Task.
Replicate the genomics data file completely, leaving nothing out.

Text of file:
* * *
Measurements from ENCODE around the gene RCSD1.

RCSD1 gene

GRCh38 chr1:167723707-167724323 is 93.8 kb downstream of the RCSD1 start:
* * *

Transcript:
Measurements from ENCODE around the gene RCSD1.

RCSD1 gene

GRCh38 chr1:167723707-167724323 is 93.8 kb downstream of the RCSD1 start: